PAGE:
AURORA | Sabe Kemer began her comment with a definition.
“A refugee is a person who has been forced to leave their country in order to escape war, persecution, or a natural disaster,” Kemer, a refugee from the Oromia region of Ethiopia, told a packed crowd in the Aurora Central High School media center Thursday night.
She followed with a demand.
“Think about that,” Kemer, her neck wrapped in a diaphanous orange scarf, demanded. “When you are running for your life, when you are running to save yourself and your family and then suddenly there is this country that is like telling you, ‘oh come here, come over, we’ll be your safe haven.’ The last thing on a refugee’s mind is to harm the country that gave them hope. The country that, in a sense, gave them safety.”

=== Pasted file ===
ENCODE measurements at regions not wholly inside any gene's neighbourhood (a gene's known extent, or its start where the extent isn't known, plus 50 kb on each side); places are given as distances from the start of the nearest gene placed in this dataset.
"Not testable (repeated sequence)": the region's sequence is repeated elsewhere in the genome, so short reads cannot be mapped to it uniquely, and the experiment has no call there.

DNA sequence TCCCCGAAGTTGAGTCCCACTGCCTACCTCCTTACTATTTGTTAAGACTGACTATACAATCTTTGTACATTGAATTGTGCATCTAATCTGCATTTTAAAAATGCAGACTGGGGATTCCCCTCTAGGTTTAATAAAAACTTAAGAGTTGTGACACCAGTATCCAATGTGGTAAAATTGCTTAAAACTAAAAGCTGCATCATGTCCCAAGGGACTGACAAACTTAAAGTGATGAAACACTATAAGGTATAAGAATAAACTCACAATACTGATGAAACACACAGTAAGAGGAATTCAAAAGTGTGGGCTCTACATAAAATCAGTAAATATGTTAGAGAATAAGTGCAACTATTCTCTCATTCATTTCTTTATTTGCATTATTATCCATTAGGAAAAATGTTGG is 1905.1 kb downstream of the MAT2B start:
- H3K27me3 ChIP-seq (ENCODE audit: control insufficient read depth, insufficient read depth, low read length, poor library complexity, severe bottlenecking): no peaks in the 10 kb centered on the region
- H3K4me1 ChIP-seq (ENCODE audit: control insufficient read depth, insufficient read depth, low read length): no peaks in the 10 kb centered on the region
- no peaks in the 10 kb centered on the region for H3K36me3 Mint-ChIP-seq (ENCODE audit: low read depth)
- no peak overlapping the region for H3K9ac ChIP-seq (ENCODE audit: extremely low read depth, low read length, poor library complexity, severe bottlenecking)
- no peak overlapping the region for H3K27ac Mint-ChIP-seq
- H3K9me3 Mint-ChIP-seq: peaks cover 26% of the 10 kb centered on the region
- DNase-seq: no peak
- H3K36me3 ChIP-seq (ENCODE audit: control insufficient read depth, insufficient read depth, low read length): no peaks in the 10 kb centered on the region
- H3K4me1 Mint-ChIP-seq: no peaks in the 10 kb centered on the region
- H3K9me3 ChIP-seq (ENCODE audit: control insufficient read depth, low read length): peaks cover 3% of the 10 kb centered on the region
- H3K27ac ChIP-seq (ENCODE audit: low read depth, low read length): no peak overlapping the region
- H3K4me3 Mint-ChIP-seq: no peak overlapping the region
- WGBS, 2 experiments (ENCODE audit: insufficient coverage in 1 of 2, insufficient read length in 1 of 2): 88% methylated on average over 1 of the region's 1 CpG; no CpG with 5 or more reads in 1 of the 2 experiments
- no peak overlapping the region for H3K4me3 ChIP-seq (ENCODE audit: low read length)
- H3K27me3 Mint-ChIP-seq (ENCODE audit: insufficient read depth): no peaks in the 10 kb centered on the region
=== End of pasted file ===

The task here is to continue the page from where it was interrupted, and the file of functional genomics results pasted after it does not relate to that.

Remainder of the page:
And she ended with a question.
“Do I look scary?” she asked, smiling and instantaneously eliciting a sea of laughter from the standing room-only crowd. “Don’t be afraid.”
Approximately 300 people — immigrants, refugees and many lifelong citizens — gathered at Aurora Central Dec. 1 to ask a panel of community leaders about the numerous immigrant, refugee and law enforcement policy concerns that have continued to proliferate in Aurora and nationwide following last month’s election.
The panel was composed of representatives from Aurora Public Schools, the Cherry Creek School District, Aurora Mental Health, an immigration attorney from Denver, Colorado State Refugee Coordinator Kit Taintor, Aurora Police Chief Nick Metz and Arapahoe County District Attorney George Brauchler.
The roughly two-hour-long event, officially deemed “Aurora Together,” focused mainly on Aurora’s existing immigration policies, which city and police officials have made pains to underscore in recent weeks.